Father’s] person, and upholding all things by the word of His power, when He [Jesus Christ] had by Himself purged our sins, sat down on the right
hand of the Majesty on high; being made so much better than the angels [Greek aggelos], as He [the Son] hath by inheritance obtained a more excellent
name than they. For unto which of the angels [Greek aggelos] said He [the Father] at any time, Thou art My Son [Greek Huios], this day have I
begotten Thee [quoted from Psalm 2:7]? And again, I will be to Him a Father, and He shall be to Me a Son [Greek Huios] [quoted from II Samuel 7:14]?
And again, when He bringeth in the firstbegotten into the world, He [the Father] saith, And let all the angels of God worship Him [quoted from the
Septuagint, Deuteronomy 32:43]. And of the angels He saith, Who maketh His angels spirits, and His ministers a flame of fire [quoted from the
Septuagint, Psalm 104:4]. But unto the Son [Greek Huios] He [the Father] saith, Thy throne, O God [Greek Theos, the Son], is for ever and ever: a
sceptre of righteousness is the sceptre of Thy kingdom. Thou [the Son] hast loved righteousness, and hated iniquity; therefore God [Greek Theos, the
Father], even Thy God [Greek Theos, the Father], hath anointed Thee [the Son] with the oil of gladness above Thy fellows [quoted from Psalm 45:6-7].
And, Thou, Lord [Greek Kurios, the Jehovah of the Old Testament Who became the Son], in the beginning hast laid the foundation of the earth; and the
heavens are the works of Thine hands: they shall perish; but Thou remainest; and they all shall wax old as doth a garment; and as a vesture shalt
Thou fold them up, and they shall be changed: but Thou [the Son] art the same, and Thy years shall not fail [quoted from Psalm 102:25-27]. But to
which of the angels [Greek aggelos] said He [the Father] at any time, Sit on My right hand, until I make Thine enemies Thy footstool?” (Heb.
Paul’s inspired testimony makes it undeniably clear that Jesus Christ was never an angel. Paul quotes Psalm 110 and specifically points out that no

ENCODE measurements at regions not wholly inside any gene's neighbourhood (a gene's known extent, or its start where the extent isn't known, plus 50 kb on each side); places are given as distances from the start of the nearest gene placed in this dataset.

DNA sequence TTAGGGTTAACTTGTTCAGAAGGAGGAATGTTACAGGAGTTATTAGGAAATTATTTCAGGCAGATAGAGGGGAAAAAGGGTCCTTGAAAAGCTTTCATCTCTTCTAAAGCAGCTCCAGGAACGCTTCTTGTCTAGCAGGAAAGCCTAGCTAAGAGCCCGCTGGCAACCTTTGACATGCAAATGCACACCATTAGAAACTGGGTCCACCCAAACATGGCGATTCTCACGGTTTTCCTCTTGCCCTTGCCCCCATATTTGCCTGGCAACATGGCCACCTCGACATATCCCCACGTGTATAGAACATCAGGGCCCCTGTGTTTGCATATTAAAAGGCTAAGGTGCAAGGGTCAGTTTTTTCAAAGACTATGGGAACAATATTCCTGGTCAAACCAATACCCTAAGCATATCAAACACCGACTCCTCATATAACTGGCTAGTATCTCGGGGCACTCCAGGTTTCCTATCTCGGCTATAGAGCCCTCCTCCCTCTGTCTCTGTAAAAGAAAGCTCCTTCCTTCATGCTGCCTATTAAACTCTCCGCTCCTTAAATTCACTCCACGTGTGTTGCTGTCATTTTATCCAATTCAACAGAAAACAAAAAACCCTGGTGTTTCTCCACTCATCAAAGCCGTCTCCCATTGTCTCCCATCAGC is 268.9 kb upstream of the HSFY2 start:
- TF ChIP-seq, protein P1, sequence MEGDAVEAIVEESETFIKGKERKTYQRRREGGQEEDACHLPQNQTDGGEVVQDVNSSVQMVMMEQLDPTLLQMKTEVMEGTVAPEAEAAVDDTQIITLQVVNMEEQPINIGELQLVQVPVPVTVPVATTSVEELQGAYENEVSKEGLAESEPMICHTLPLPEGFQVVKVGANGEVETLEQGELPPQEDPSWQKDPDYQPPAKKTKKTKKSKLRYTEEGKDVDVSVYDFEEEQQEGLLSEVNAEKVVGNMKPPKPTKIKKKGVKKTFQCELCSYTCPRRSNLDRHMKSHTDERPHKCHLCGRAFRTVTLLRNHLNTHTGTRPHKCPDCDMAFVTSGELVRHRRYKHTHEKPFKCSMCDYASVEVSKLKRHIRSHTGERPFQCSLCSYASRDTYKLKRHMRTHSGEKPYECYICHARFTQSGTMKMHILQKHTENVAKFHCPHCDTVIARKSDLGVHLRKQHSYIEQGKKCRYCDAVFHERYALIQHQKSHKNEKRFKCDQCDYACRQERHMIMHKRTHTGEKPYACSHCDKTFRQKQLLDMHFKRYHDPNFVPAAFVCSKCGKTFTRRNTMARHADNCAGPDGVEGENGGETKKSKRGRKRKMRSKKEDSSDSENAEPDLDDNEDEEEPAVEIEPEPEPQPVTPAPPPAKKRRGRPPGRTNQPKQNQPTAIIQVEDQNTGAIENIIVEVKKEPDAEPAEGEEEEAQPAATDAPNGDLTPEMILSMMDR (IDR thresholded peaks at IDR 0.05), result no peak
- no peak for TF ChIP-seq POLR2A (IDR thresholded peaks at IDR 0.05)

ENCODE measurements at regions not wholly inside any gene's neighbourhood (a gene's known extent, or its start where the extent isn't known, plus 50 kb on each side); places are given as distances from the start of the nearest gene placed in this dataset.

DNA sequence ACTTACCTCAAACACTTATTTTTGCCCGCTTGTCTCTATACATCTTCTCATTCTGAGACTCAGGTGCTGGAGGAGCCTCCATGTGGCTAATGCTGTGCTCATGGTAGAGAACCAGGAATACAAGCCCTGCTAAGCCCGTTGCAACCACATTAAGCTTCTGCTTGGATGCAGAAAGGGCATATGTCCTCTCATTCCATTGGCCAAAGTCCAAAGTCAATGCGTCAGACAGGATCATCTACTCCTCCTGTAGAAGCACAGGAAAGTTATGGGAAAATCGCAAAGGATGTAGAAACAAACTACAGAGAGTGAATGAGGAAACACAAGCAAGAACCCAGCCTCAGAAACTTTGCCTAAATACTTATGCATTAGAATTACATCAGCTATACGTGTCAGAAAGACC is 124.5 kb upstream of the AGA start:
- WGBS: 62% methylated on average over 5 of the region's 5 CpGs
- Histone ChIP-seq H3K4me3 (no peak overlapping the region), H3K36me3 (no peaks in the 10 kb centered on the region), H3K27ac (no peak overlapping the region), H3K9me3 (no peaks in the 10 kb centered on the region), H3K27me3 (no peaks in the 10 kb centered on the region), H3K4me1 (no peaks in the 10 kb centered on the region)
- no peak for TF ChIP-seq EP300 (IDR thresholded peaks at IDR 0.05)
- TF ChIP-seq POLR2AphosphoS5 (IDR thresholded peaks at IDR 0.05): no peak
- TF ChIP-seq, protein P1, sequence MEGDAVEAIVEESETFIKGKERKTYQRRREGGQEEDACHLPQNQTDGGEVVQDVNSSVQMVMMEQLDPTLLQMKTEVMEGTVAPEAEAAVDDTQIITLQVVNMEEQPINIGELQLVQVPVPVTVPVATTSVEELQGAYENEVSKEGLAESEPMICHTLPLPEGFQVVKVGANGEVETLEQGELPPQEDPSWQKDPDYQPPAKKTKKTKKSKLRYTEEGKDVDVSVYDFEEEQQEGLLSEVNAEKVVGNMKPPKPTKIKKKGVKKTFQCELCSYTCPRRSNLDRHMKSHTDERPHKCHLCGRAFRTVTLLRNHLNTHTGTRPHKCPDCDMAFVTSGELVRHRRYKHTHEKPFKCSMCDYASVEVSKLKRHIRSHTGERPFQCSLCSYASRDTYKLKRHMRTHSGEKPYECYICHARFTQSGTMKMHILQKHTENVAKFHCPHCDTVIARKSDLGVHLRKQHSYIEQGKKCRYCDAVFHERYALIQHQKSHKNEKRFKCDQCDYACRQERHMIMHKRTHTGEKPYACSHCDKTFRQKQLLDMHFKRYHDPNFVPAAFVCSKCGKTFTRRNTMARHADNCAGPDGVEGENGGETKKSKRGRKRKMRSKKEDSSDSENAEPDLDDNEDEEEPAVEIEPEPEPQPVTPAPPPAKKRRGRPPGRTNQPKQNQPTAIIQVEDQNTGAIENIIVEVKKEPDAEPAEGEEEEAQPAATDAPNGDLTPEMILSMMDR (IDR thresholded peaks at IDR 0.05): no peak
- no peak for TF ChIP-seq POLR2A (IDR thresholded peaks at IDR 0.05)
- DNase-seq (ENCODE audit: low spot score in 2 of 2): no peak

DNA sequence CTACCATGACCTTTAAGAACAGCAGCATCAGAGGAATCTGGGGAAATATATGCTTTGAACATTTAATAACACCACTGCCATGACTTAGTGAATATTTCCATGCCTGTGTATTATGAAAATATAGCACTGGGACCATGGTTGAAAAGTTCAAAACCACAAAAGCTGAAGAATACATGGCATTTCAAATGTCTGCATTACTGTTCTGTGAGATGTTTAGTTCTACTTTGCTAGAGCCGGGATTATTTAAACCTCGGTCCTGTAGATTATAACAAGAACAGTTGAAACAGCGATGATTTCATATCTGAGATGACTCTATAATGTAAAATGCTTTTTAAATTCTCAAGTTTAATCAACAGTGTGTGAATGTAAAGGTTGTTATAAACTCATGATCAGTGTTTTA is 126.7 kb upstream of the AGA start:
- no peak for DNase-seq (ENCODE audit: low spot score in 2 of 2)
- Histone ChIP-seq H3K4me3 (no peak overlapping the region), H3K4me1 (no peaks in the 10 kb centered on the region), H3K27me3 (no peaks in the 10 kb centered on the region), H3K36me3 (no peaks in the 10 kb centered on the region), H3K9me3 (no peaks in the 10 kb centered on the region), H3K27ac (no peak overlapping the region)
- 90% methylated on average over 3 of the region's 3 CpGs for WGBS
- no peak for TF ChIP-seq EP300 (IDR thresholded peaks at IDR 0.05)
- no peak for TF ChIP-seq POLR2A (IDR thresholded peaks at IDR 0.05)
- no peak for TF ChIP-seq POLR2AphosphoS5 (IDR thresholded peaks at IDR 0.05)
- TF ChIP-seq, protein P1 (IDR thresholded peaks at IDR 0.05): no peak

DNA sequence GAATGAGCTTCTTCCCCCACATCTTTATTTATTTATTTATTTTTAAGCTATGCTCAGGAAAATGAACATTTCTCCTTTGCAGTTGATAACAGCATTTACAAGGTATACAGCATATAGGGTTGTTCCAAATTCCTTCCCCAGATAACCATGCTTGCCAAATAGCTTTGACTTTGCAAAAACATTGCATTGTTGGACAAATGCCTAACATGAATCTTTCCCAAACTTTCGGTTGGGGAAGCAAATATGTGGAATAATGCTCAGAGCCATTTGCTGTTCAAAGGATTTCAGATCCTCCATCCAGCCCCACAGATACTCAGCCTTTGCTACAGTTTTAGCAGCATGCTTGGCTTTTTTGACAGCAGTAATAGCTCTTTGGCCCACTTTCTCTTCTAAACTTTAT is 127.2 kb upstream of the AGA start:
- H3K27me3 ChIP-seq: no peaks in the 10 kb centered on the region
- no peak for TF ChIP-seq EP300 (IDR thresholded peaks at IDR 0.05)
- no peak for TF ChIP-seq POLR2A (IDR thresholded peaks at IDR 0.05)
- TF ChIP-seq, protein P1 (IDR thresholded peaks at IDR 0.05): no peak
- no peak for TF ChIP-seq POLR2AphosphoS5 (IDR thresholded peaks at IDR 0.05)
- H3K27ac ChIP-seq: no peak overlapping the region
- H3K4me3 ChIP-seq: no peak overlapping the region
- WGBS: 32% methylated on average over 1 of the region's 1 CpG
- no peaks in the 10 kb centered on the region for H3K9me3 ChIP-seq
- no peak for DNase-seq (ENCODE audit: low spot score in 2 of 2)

angel at any time was invited to sit at the right hand of the Father. Paul also quotes Psalm 2 to show that no angel at any time was begotten of the
Father. Paul shows that it is totally unscriptural to claim that Christ was ever an angel—or anything less than God.
In this passage, Paul offers irrefutable proof from the Old Testament to convince all who question the eternal existence of Jesus Christ as God. To
remove every doubt, Paul quotes the testimony of the Father Himself in Psalm 45 as evidence that Jesus Christ is God and will reign as God for all
eternity. As proof of the pre-existence of Jesus Christ as Jehovah of the Old Testament, Paul quotes Psalm 102 to demonstrate that Christ shared full
power and authority with the Father in the creation of the heavens and the earth.
Paul’s purpose in quoting these Old Testament scriptures was to shut the mouths of those who deny that Jesus Christ is God and that He has existed
from the beginning as God—a fully divine Being. In an earlier epistle, Paul specifically named Christ as the Rock of the Old Testament, the God Who
covenanted with Israel (I Cor. 10:4). In view of all the New Testament evidence, it is utter nonsense to deny the eternal pre-existence of Jesus
Christ as Creator and Lord, or Jehovah, of the Old Testament.
He revealed the Father Jehovah in the New Testament.